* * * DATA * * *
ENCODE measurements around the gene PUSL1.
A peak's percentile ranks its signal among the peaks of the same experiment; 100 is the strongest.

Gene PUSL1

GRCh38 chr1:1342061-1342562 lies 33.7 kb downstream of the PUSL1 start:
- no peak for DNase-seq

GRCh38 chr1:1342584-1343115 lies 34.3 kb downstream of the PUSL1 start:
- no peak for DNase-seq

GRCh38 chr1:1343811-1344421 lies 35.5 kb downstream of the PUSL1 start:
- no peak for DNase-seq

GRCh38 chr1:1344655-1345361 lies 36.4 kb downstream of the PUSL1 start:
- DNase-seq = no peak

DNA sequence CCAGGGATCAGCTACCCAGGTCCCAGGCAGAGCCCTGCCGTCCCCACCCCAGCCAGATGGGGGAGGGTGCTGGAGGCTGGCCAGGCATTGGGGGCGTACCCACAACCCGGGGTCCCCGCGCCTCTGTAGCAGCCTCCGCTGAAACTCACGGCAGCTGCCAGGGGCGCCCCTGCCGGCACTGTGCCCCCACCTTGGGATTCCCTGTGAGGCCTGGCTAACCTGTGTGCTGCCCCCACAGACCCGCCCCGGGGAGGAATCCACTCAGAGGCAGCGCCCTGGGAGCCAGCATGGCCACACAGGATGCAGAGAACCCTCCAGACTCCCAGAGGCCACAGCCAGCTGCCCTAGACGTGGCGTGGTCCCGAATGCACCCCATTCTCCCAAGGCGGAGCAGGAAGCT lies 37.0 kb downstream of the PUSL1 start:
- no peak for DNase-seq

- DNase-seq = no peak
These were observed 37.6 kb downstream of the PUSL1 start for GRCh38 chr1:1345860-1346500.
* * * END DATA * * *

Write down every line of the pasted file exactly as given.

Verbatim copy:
ENCODE measurements around the gene PUSL1.
A peak's percentile ranks its signal among the peaks of the same experiment; 100 is the strongest.

Gene PUSL1

GRCh38 chr1:1342061-1342562 lies 33.7 kb downstream of the PUSL1 start:
- no peak for DNase-seq

GRCh38 chr1:1342584-1343115 lies 34.3 kb downstream of the PUSL1 start:
- no peak for DNase-seq

GRCh38 chr1:1343811-1344421 lies 35.5 kb downstream of the PUSL1 start:
- no peak for DNase-seq

GRCh38 chr1:1344655-1345361 lies 36.4 kb downstream of the PUSL1 start:
- DNase-seq = no peak

DNA sequence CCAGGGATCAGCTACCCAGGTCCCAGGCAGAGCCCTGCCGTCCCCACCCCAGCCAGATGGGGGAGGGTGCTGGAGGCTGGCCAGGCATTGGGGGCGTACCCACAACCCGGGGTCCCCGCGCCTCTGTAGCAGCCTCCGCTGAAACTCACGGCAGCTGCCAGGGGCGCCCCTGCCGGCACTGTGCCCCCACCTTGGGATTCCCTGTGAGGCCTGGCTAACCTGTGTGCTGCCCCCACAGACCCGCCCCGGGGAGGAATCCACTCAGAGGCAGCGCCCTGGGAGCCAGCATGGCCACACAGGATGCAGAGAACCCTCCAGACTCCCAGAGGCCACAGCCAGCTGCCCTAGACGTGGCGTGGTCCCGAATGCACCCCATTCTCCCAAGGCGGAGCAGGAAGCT lies 37.0 kb downstream of the PUSL1 start:
- no peak for DNase-seq

- DNase-seq = no peak
These were observed 37.6 kb downstream of the PUSL1 start for GRCh38 chr1:1345860-1346500.